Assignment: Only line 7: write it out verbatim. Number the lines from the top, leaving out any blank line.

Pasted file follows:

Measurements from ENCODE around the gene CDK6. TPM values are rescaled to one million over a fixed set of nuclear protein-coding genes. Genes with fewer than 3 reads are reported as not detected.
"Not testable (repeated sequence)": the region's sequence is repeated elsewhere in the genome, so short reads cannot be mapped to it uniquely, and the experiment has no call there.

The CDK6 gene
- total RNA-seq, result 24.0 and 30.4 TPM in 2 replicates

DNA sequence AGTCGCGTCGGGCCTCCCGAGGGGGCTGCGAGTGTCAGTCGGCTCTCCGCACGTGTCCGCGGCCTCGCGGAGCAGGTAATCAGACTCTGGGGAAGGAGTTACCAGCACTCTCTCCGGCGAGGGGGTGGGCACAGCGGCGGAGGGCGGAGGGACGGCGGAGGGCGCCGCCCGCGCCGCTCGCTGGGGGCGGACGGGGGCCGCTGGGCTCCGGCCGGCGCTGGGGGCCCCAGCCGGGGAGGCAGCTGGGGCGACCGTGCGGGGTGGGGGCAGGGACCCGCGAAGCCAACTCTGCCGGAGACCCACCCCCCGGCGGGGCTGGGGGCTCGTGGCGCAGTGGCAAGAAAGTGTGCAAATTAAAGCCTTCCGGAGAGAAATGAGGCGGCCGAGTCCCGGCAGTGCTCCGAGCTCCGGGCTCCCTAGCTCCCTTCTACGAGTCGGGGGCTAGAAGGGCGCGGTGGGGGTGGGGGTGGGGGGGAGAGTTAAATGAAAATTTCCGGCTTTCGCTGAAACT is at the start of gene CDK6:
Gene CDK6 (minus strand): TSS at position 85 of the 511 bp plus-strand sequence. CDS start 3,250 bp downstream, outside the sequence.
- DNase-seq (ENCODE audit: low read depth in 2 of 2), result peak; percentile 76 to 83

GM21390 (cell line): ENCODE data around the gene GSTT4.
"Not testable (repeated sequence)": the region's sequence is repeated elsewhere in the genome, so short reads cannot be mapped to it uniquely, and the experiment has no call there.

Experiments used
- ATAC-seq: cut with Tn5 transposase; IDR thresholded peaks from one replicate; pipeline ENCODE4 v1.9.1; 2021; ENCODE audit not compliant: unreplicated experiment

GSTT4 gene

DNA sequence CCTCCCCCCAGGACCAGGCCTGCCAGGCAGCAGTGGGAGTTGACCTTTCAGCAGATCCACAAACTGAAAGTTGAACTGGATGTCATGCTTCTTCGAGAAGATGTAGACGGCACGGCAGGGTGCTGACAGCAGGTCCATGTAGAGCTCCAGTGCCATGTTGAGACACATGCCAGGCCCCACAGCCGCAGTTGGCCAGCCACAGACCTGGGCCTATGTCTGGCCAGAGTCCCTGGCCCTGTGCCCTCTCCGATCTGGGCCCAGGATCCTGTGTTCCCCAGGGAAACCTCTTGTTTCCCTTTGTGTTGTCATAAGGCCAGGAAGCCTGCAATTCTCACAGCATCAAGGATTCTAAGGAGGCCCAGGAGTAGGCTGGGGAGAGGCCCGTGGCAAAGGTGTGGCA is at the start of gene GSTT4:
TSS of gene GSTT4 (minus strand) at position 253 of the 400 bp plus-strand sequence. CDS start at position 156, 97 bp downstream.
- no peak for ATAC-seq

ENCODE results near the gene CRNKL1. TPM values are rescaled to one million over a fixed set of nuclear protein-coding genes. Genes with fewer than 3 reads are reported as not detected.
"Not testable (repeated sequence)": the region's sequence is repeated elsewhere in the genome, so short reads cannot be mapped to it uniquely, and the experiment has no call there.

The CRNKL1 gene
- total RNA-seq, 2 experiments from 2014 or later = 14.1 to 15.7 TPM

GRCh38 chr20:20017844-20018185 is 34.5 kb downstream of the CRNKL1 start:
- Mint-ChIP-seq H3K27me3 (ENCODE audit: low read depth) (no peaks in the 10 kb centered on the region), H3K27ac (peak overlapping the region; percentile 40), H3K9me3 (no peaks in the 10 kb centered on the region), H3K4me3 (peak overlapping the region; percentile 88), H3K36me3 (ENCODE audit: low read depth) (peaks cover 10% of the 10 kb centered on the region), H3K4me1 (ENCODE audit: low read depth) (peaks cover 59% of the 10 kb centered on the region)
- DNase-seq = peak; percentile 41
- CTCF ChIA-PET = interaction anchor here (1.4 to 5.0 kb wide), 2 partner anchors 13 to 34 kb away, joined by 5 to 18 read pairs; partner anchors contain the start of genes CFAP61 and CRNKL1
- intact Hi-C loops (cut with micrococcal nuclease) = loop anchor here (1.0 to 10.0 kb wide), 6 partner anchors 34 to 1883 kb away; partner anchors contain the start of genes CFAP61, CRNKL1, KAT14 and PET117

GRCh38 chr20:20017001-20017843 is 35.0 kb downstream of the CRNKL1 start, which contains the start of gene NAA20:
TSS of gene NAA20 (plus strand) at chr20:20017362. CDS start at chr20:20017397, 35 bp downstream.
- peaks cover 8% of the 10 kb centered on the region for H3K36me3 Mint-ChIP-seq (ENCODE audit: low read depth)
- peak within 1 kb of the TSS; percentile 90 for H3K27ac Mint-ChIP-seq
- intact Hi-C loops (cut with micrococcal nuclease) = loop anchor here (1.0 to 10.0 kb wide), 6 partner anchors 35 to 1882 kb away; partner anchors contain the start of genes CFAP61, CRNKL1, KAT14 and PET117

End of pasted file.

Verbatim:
- DNase-seq (ENCODE audit: low read depth in 2 of 2), result peak; percentile 76 to 83